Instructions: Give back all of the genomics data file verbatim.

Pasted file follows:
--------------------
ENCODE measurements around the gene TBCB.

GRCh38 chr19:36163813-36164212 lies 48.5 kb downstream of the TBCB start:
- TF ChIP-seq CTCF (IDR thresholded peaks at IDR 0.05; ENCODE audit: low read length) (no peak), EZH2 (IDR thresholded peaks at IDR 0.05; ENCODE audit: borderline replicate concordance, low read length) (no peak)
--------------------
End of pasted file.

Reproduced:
ENCODE measurements around the gene TBCB.

GRCh38 chr19:36163813-36164212 lies 48.5 kb downstream of the TBCB start:
- TF ChIP-seq CTCF (IDR thresholded peaks at IDR 0.05; ENCODE audit: low read length) (no peak), EZH2 (IDR thresholded peaks at IDR 0.05; ENCODE audit: borderline replicate concordance, low read length) (no peak)